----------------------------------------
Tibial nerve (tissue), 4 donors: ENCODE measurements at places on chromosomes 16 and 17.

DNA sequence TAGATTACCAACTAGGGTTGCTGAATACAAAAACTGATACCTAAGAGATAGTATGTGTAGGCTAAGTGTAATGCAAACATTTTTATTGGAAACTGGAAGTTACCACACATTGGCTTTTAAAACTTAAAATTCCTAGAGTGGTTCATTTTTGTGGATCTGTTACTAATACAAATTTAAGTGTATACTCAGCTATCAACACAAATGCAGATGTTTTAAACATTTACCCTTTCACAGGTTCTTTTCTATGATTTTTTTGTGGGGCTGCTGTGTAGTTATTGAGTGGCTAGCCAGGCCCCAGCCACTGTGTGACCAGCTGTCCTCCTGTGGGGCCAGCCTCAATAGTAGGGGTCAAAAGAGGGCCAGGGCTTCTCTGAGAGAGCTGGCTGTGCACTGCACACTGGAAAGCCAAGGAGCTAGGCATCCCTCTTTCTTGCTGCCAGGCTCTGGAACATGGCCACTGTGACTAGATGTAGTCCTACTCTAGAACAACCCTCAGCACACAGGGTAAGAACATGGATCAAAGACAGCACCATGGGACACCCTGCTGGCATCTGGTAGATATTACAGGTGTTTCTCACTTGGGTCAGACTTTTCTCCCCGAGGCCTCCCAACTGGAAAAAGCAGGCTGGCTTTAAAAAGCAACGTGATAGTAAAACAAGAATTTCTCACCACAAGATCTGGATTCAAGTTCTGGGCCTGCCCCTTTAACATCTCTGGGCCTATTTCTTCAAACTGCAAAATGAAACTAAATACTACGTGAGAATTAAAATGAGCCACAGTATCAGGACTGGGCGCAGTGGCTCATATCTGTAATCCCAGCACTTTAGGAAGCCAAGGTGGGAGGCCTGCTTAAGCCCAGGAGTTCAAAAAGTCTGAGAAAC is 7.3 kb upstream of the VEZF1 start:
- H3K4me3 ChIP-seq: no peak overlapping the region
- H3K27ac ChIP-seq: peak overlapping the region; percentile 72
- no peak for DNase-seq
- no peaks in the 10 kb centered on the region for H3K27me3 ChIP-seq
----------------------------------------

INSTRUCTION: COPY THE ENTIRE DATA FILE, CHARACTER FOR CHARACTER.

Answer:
Tibial nerve (tissue), 4 donors: ENCODE measurements at places on chromosomes 16 and 17.

DNA sequence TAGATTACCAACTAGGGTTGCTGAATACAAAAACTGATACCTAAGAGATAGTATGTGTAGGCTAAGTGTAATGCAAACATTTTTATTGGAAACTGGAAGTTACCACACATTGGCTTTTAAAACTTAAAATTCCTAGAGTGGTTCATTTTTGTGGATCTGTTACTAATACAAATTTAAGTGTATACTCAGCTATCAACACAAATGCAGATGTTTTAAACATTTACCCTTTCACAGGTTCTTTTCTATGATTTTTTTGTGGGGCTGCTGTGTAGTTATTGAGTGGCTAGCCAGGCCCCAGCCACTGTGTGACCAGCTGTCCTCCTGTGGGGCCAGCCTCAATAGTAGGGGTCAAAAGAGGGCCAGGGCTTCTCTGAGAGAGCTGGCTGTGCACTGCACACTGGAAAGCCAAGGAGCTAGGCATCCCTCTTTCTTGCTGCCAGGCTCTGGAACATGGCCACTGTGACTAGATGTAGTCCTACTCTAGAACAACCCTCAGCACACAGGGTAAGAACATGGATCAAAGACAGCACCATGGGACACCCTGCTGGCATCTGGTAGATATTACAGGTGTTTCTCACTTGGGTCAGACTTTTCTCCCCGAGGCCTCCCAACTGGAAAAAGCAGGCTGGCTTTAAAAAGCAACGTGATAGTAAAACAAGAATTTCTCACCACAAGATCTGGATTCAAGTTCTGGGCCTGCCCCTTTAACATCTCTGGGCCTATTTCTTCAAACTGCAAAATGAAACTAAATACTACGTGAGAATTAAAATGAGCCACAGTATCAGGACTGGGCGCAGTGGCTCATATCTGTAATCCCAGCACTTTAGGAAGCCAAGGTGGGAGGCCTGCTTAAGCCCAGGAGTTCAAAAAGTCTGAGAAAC is 7.3 kb upstream of the VEZF1 start:
- H3K4me3 ChIP-seq: no peak overlapping the region
- H3K27ac ChIP-seq: peak overlapping the region; percentile 72
- no peak for DNase-seq
- no peaks in the 10 kb centered on the region for H3K27me3 ChIP-seq